DOJ Child Porn Sting Mistakenly Takes Down 84K Domains

The Internet and bureaucracy move at two radically different speeds. Advances in Internet technology, much of it social-media-based these days, proceed amazingly quickly. Lawmaking, not so much.

This is an inherent disconnect, and one that often involves legislation by people with little familiarity with the subject they are legislating on. By the time laws have been made, the technology has oftentimes moved on to something completely different.

Just take a look at the recent Department of Justice announcement that it had disabled a vast array of Internet domains that were being used to distribute child pornography and counterfeit goods. The domains were seized, and a placeholder was put up so that anyone visiting these sites would see this:

C3_Banner_2011_02

A nice, bold, proactive way to torpedo the distributors of kiddie porn, isn’t it? There is only one fly in the ointment: While doing so, the government also seized the domain of a large DNS service provider, mooo.com (which belongs to FreeDNS), and 84,000 subdomains displayed the message above as a result — despite their having no involvement in the sweep.

An overwhelming 84,000 websites, mostly for individuals and small businesses, suddenly trumpeting that they’ve been taken down by the government for one of the most reviled and socially unacceptable practices you can think of. All because the people at the top made an error and the enforcement was sloppy. The reputation damage alone must be staggering.

Think about it, you’re a person with a small business website, and you wake up one morning with that banner in place. How about if you were a potential customer? Here is an excerpt from one reaction by a user who hosted a personal blog on a mooo subdomain (profanity redacted):

You can rest assured that I have not and would never be found to be trafficking in such distasteful and horrific content. A little sleuthing shows that the whole of the mooo.com TLD is impacted. At first, the legitimacy of the alerts seems to be questionable — after all, what reputable agency would display their warning in a fancily formatted image referenced by the underlying HTML? I wouldn’t expect to see that.

Remember what I said at the beginning about people policing the tech who do not understand it? The presentation of the image and the amateurish way in which it was posted go a long way towards proving my point. Let’s continue (again, profanity redacted):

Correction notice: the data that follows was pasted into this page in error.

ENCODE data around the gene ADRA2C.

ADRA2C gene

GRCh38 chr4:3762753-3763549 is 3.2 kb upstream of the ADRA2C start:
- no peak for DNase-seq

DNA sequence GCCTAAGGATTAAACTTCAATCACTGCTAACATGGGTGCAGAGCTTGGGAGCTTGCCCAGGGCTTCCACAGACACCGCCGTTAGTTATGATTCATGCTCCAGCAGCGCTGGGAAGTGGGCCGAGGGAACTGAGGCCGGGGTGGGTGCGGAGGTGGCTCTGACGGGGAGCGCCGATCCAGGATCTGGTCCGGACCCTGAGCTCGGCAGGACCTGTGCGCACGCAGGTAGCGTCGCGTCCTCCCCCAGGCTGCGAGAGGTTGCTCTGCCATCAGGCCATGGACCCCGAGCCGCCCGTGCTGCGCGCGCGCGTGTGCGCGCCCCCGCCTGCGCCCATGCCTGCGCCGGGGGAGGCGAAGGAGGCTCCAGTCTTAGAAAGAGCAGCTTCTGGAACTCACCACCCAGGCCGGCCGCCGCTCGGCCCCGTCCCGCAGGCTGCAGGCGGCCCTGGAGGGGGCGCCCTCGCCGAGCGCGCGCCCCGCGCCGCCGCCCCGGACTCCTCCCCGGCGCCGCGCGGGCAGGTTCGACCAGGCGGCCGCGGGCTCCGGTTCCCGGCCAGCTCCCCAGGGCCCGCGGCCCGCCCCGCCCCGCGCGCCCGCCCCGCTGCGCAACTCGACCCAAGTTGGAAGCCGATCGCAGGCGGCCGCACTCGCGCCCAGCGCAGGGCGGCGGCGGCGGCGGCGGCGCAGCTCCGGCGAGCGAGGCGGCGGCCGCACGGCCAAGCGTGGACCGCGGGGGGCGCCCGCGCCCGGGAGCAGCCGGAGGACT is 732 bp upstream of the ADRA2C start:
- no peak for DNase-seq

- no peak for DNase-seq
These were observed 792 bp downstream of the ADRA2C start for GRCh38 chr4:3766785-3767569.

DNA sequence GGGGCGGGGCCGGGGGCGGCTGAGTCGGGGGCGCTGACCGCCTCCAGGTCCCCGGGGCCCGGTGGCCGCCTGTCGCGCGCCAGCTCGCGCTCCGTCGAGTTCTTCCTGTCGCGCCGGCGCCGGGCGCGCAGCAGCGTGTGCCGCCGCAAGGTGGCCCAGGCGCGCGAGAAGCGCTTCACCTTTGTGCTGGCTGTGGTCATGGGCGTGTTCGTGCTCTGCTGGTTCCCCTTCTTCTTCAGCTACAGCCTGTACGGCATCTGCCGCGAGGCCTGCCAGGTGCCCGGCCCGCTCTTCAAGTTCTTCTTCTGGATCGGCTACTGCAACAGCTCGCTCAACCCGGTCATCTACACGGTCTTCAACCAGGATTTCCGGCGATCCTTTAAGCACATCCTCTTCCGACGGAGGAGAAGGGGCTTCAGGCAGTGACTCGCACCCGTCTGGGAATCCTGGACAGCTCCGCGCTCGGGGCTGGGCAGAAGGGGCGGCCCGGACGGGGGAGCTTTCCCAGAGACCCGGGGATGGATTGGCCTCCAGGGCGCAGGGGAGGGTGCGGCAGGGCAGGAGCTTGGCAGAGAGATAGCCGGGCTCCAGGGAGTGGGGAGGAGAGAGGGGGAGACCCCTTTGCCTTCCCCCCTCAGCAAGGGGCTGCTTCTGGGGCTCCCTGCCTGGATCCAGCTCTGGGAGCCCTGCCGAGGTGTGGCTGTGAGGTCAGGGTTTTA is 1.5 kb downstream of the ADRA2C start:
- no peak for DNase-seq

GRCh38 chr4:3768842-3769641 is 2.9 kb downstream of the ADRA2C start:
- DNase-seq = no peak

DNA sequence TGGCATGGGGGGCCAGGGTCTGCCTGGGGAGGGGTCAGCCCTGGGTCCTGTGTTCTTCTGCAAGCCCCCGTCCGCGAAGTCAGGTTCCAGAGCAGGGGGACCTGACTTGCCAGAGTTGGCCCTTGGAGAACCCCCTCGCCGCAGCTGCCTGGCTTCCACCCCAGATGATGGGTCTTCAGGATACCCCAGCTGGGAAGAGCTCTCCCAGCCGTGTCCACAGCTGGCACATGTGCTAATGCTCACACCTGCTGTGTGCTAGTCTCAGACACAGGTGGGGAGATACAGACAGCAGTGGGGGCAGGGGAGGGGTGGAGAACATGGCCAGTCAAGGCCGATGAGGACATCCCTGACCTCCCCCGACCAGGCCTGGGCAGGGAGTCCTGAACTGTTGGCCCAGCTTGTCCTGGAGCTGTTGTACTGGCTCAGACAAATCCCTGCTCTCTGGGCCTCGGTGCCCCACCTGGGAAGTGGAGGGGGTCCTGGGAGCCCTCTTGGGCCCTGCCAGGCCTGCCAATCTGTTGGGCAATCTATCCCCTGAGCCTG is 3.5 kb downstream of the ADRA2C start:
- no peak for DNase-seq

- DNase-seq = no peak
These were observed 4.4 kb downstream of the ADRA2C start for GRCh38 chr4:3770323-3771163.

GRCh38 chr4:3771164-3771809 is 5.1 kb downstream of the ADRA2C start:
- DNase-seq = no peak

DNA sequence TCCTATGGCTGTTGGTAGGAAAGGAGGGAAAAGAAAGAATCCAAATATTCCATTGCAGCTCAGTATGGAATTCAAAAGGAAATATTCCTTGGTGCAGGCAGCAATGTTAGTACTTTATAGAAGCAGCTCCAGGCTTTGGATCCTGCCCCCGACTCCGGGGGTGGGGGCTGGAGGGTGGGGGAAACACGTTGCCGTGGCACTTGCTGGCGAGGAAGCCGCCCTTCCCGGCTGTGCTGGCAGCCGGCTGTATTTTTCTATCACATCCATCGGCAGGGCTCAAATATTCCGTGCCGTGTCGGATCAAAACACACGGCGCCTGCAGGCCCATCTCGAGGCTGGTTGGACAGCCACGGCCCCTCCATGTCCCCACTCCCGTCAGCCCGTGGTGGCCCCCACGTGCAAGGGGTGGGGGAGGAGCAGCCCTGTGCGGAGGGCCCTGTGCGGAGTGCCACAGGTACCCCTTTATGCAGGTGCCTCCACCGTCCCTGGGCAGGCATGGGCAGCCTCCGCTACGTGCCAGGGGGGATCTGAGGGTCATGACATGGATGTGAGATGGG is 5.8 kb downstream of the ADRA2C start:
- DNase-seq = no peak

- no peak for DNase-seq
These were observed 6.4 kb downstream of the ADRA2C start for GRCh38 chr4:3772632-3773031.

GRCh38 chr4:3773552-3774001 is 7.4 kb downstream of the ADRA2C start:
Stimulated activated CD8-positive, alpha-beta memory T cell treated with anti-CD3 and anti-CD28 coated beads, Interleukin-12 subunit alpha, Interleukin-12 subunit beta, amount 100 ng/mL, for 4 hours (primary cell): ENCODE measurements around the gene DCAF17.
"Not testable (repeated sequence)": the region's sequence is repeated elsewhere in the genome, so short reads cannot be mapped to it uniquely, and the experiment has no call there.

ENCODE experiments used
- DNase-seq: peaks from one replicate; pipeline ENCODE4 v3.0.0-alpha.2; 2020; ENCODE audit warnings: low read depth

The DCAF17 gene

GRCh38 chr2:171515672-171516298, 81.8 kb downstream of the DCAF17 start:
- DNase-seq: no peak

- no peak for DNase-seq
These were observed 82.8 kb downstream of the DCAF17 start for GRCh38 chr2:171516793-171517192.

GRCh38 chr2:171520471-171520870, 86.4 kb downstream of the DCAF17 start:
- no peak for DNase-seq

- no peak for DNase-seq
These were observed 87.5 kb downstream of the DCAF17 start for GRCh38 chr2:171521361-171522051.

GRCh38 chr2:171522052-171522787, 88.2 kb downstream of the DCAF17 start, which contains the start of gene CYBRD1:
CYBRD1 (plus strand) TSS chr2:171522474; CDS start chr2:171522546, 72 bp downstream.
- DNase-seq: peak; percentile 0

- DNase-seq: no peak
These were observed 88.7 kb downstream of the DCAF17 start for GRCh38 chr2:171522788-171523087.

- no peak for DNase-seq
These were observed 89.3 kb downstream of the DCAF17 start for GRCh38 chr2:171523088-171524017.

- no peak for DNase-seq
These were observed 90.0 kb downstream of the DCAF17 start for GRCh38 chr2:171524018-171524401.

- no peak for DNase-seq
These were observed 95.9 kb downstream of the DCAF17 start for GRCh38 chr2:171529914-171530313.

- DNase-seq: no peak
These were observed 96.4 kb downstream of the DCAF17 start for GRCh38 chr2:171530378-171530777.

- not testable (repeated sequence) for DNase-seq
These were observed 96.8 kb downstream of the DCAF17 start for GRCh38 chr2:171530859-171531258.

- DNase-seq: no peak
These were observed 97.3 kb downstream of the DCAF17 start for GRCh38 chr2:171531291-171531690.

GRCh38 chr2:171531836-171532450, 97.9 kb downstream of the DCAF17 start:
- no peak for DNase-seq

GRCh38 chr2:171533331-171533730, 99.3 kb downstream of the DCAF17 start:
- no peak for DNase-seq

Some bozo by the name of John Morton presides over this particular department of the US government and he has gone on record saying that he’s going to ‘stay at it‘ and is ‘unapologetic on that last point.’

Mr. Morton, with all due respect: ‘f*ck off‘. Get out of my Internet. You’d get no argument from me that there are truly distasteful and illegal things on the Internet. That’s true of any society. But there are also proper ways to deal with these problems. Pulling a total domain, sweeping up innocent people along the way, feeling that you don’t have to comply with due process of law and indicating that you don’t give a damn is wrong. It’s not as wrong as child pornography or counterfeiting, but it’s still wrong. As a taxpayer, I feel you are wasting my money, and denying my ability to use the Internet to host a server containing useful, legal and hopefully interesting content over a readily-known alias. Perhaps I should send you the bill for my time and trouble?

That’s to say nothing of any damage done to my name or reputation by this idiotic law. Last I knew, accusing someone of trafficking in or producing child pornography was about the worst thing you could ever do them, especially if it stuck.

And that is the repeated point in the growing amount of coverage this story is getting: the lack of due process. While I’m willing to bet that there were a few admirers of child porn amongst the websites taken down, the majority of those affected were innocent. They were given no warning and had no interaction with authorities until they were suddenly blazoned as pornographers. How would you feel if that was your business or personal website? What fallout would you be stuck dealing with?